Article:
The most common signs and symptoms of vulvodynia include burning, aching, and itching that can last anywhere from months to years. Pain and irritation can occur during physical exercises like walking or biking, while inserting a tampon, or even while sitting.
To help diagnose vulvodynia, your doctor may do a cotton swab test. By using a moist cotton swab to place pressure on various parts of the vulva, your doctor will be able to identify the location and intensity of your pain, to help determine the best course of action.
Pudendal Neuralgia is a condition that causes pain, discomfort, or numbness in the pelvis or genitals as a result of major nerve damage to the lower body and/or pudendal nerve. The pudendal nerve runs from the back of the genitals and branches off into other nerves. There are many ways that the pudendal nerve can get damaged, resulting in pelvic floor dysfunction; it can happen while birthing, from an infection, or during certain types of exercises, like biking. The sharp pains or numbness resulting from damage to the pudendal nerve may intensify if you sit down, and may spread to the sides of your body, your belly button, legs, and buttocks. It can also result in the sudden and frequent urge to urinate. To determine if your pelvic floor dysfunction is associated with pudendal neuralgia, your doctor may perform a physical exam by placing their finger on the pudendal nerve. They may also suggest an MRI test to better determine if damage has occurred, or recommend a pudendal nerve block to numb the nerve and see if this helps reduce symptoms.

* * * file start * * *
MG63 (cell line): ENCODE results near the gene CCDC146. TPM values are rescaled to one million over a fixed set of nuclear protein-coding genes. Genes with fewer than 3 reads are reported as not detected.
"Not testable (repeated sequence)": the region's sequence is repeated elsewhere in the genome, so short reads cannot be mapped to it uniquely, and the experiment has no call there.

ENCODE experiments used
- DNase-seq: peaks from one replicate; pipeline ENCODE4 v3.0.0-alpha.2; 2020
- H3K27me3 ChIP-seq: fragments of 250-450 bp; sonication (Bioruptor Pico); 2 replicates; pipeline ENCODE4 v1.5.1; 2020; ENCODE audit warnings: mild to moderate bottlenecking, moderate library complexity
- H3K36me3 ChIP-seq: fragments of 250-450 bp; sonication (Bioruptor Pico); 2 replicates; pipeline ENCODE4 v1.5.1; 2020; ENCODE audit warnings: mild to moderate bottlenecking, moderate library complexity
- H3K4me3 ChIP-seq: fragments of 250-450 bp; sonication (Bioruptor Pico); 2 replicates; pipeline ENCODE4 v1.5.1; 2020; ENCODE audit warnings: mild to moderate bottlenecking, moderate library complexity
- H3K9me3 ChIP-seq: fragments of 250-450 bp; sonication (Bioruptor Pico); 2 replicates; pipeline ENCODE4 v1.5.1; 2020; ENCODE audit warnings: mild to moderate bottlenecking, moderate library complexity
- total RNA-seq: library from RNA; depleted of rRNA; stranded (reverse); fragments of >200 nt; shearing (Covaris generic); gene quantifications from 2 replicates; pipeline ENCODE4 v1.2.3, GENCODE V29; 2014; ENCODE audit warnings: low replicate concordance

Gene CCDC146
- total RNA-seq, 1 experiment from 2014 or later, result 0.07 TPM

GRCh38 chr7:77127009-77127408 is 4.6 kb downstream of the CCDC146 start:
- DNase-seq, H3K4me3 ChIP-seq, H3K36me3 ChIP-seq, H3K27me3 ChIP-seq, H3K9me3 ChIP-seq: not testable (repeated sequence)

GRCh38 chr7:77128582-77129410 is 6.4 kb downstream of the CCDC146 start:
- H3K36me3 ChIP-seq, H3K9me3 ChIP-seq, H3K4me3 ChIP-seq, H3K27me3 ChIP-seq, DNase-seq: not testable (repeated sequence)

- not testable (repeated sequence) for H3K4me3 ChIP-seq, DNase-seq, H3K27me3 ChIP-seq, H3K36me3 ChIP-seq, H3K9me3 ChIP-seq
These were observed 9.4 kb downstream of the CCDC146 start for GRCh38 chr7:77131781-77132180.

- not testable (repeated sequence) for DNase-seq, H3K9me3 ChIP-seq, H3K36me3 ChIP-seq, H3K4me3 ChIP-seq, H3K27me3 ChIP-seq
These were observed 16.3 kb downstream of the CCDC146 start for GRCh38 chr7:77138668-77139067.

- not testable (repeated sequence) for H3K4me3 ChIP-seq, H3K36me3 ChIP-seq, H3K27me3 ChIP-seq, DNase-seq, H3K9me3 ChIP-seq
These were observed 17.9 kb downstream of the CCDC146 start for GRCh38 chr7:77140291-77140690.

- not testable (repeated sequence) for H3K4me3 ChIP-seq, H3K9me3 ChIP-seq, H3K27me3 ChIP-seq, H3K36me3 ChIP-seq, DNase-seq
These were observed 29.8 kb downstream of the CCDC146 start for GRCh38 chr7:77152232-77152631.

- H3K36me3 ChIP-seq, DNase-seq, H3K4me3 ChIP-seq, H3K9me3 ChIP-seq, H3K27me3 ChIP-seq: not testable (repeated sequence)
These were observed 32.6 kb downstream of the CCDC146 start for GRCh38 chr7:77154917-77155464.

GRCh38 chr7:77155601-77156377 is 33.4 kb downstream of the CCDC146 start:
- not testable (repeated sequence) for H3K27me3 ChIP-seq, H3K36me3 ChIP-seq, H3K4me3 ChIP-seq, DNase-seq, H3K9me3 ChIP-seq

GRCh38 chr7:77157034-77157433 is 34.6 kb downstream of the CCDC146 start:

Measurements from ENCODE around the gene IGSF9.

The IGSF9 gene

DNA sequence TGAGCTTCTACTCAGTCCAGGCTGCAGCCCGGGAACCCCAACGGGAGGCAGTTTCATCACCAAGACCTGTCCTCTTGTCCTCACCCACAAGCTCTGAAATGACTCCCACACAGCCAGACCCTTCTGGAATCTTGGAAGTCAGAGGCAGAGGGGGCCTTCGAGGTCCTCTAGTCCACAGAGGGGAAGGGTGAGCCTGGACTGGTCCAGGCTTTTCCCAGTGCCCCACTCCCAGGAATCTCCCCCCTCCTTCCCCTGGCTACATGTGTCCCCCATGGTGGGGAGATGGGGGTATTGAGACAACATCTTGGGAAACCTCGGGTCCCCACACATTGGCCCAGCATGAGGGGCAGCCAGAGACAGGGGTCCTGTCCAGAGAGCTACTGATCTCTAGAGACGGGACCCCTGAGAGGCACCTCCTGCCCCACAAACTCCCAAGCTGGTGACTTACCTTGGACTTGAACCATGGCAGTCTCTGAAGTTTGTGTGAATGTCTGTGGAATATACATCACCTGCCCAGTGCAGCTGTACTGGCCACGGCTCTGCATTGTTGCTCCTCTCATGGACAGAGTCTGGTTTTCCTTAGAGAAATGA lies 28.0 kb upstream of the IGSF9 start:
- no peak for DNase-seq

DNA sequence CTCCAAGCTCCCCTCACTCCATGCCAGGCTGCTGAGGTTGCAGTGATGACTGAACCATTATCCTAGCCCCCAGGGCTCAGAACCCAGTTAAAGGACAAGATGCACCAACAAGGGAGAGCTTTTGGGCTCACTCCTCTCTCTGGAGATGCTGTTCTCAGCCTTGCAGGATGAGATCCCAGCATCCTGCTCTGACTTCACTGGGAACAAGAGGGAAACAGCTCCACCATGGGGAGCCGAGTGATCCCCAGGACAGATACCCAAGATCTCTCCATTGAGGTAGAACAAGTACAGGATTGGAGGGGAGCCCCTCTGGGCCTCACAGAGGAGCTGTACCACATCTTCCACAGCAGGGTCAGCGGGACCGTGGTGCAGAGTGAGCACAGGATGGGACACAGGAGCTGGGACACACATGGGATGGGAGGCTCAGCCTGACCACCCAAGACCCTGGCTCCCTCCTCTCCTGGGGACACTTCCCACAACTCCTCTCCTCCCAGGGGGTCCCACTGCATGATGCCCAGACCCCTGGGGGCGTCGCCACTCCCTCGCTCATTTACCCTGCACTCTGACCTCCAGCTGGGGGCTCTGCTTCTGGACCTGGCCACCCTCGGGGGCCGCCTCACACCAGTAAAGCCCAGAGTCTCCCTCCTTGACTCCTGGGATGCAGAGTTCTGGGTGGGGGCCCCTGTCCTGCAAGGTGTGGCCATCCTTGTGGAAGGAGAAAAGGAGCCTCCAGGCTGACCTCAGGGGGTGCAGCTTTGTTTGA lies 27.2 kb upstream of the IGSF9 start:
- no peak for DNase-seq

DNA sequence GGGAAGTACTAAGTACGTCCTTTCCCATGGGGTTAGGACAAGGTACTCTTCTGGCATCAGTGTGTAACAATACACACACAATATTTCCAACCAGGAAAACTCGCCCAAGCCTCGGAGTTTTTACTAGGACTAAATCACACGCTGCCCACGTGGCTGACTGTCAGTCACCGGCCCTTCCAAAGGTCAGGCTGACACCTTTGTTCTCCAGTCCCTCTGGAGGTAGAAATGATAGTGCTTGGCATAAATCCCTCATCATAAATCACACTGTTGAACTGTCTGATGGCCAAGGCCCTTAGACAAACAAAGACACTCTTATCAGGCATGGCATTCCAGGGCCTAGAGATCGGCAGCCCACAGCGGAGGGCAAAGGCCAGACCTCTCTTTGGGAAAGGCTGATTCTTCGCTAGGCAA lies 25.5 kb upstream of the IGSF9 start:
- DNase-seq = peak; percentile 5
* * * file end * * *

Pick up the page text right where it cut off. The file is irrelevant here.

Chronic Prostatitis is the inflammation of the prostate. It’s often painful and can affect sexual function and the ability to urinate. The prostate is a small gland that sits under the bladder and surrounds the urethra. This is the leading cause of urinary tract issues for men under the age of 50 and is the third most common urinary tract issue for men over the age of 50. Often, chronic prostatitis stems from issues with the pelvic floor muscles. When the pelvic floor muscles are too tight or strained, they can irritate the surrounding nerves and cause radiating pain.
The pain and discomfort associated with any one of these pelvic floor conditions can be extremely limiting upon your lifestyle, preventing you from confidently engaging in the activities you love. Our Pelvic Floor Physiotherapy program uses a customized approach to examine, educate, strengthen, and re-train muscles for long lasting freedom from discomfort.
What To Expect From Our Pelvic Floor Rehabilitation Program?
Our pelvic rehabilitation program will involve an exam of the muscles and connective tissues of the abdomen, buttocks, and inner thighs, and often an internal exam to assess the tone, strength and endurance of the pelvic floor group of muscles. It has been said that assessing the pelvic floor without an internal exam is like an orthopaedic surgeon examining the knee through a pair of jeans—highly inefficient, and it would be difficult to determine how those tissues are working. An internal examination of the pelvic floor muscles is the gold standard.
The individualized treatment may also involve:
- Comprehensive education
- Soft tissue release of internal pelvic floor muscles
- Muscle re-education
- Bladder retraining
- Strengthening of the pelvic floor muscles
- EMG/bio-feedback or electrical stimulation as required
By treating and educating patients in pelvic health dysfunction and targeted pelvic floor physiotherapy, we hope to empower individuals to find real-life, conservative solutions for pelvic pain, pelvic girdle problems, painful intercourse, bladder and bowel incontinence and pelvic organ prolapse. To book an appointment or to learn more about our comprehensive approach to Pelvic Floor Physiotherapy, reach out to a member of the Chiro-Med team today.